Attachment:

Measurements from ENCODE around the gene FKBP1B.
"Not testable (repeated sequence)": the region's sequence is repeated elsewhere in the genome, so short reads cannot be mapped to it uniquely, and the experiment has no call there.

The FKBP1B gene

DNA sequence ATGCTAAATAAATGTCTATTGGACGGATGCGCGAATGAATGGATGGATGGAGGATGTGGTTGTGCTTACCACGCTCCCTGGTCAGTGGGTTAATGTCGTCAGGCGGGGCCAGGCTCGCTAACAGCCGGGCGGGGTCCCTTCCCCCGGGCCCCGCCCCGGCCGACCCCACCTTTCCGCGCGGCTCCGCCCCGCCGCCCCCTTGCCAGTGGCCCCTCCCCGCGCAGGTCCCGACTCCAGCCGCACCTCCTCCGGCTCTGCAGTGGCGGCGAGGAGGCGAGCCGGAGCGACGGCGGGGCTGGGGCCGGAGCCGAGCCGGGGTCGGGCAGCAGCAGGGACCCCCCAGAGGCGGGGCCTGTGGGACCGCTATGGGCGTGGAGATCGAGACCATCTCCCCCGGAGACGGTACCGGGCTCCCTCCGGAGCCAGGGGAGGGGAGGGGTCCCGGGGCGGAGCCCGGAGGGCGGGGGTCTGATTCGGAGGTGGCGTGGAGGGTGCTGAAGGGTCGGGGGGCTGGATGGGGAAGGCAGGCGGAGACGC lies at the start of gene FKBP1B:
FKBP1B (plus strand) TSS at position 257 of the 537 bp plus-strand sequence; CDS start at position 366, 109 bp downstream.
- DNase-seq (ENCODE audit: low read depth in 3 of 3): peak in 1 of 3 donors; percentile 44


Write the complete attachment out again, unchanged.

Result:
Measurements from ENCODE around the gene FKBP1B.
"Not testable (repeated sequence)": the region's sequence is repeated elsewhere in the genome, so short reads cannot be mapped to it uniquely, and the experiment has no call there.

The FKBP1B gene

DNA sequence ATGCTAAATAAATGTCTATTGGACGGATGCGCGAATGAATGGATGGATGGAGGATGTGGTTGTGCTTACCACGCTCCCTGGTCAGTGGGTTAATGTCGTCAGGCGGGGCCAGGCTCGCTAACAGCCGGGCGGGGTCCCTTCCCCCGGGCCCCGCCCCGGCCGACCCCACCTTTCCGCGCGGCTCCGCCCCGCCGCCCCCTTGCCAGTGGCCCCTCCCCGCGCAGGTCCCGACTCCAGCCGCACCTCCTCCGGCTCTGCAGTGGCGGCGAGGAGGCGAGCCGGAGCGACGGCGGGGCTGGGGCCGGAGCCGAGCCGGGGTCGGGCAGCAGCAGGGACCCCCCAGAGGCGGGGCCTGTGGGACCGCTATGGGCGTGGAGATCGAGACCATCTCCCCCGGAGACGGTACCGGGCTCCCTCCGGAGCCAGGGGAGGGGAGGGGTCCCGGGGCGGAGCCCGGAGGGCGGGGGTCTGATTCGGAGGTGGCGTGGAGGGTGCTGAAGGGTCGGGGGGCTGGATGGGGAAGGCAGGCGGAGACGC lies at the start of gene FKBP1B:
FKBP1B (plus strand) TSS at position 257 of the 537 bp plus-strand sequence; CDS start at position 366, 109 bp downstream.
- DNase-seq (ENCODE audit: low read depth in 3 of 3): peak in 1 of 3 donors; percentile 44